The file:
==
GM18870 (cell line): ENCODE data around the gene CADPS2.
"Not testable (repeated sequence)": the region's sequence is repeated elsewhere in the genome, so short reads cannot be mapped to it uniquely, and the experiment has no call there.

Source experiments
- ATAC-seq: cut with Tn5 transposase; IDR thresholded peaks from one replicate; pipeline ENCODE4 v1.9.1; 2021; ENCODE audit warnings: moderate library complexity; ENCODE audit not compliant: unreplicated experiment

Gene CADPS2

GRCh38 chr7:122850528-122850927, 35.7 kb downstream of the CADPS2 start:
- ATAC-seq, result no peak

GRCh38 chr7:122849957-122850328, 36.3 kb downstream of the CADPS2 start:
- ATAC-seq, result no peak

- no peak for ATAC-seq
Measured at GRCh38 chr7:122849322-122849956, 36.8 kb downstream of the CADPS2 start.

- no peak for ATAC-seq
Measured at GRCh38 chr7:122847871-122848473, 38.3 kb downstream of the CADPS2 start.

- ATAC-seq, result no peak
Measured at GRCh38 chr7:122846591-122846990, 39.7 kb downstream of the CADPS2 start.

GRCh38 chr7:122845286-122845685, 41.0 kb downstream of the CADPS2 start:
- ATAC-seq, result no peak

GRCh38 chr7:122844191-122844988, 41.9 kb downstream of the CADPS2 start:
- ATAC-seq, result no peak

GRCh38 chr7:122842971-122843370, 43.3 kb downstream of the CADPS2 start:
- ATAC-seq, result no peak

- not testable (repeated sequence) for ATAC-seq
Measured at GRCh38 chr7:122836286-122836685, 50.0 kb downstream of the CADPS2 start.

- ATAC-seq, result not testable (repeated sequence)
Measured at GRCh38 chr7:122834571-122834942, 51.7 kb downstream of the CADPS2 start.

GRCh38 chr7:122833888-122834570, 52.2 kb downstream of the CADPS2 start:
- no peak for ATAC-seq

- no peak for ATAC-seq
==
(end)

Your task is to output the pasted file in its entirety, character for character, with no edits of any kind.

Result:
GM18870 (cell line): ENCODE data around the gene CADPS2.
"Not testable (repeated sequence)": the region's sequence is repeated elsewhere in the genome, so short reads cannot be mapped to it uniquely, and the experiment has no call there.

Source experiments
- ATAC-seq: cut with Tn5 transposase; IDR thresholded peaks from one replicate; pipeline ENCODE4 v1.9.1; 2021; ENCODE audit warnings: moderate library complexity; ENCODE audit not compliant: unreplicated experiment

Gene CADPS2

GRCh38 chr7:122850528-122850927, 35.7 kb downstream of the CADPS2 start:
- ATAC-seq, result no peak

GRCh38 chr7:122849957-122850328, 36.3 kb downstream of the CADPS2 start:
- ATAC-seq, result no peak

- no peak for ATAC-seq
Measured at GRCh38 chr7:122849322-122849956, 36.8 kb downstream of the CADPS2 start.

- no peak for ATAC-seq
Measured at GRCh38 chr7:122847871-122848473, 38.3 kb downstream of the CADPS2 start.

- ATAC-seq, result no peak
Measured at GRCh38 chr7:122846591-122846990, 39.7 kb downstream of the CADPS2 start.

GRCh38 chr7:122845286-122845685, 41.0 kb downstream of the CADPS2 start:
- ATAC-seq, result no peak

GRCh38 chr7:122844191-122844988, 41.9 kb downstream of the CADPS2 start:
- ATAC-seq, result no peak

GRCh38 chr7:122842971-122843370, 43.3 kb downstream of the CADPS2 start:
- ATAC-seq, result no peak

- not testable (repeated sequence) for ATAC-seq
Measured at GRCh38 chr7:122836286-122836685, 50.0 kb downstream of the CADPS2 start.

- ATAC-seq, result not testable (repeated sequence)
Measured at GRCh38 chr7:122834571-122834942, 51.7 kb downstream of the CADPS2 start.

GRCh38 chr7:122833888-122834570, 52.2 kb downstream of the CADPS2 start:
- no peak for ATAC-seq

- no peak for ATAC-seq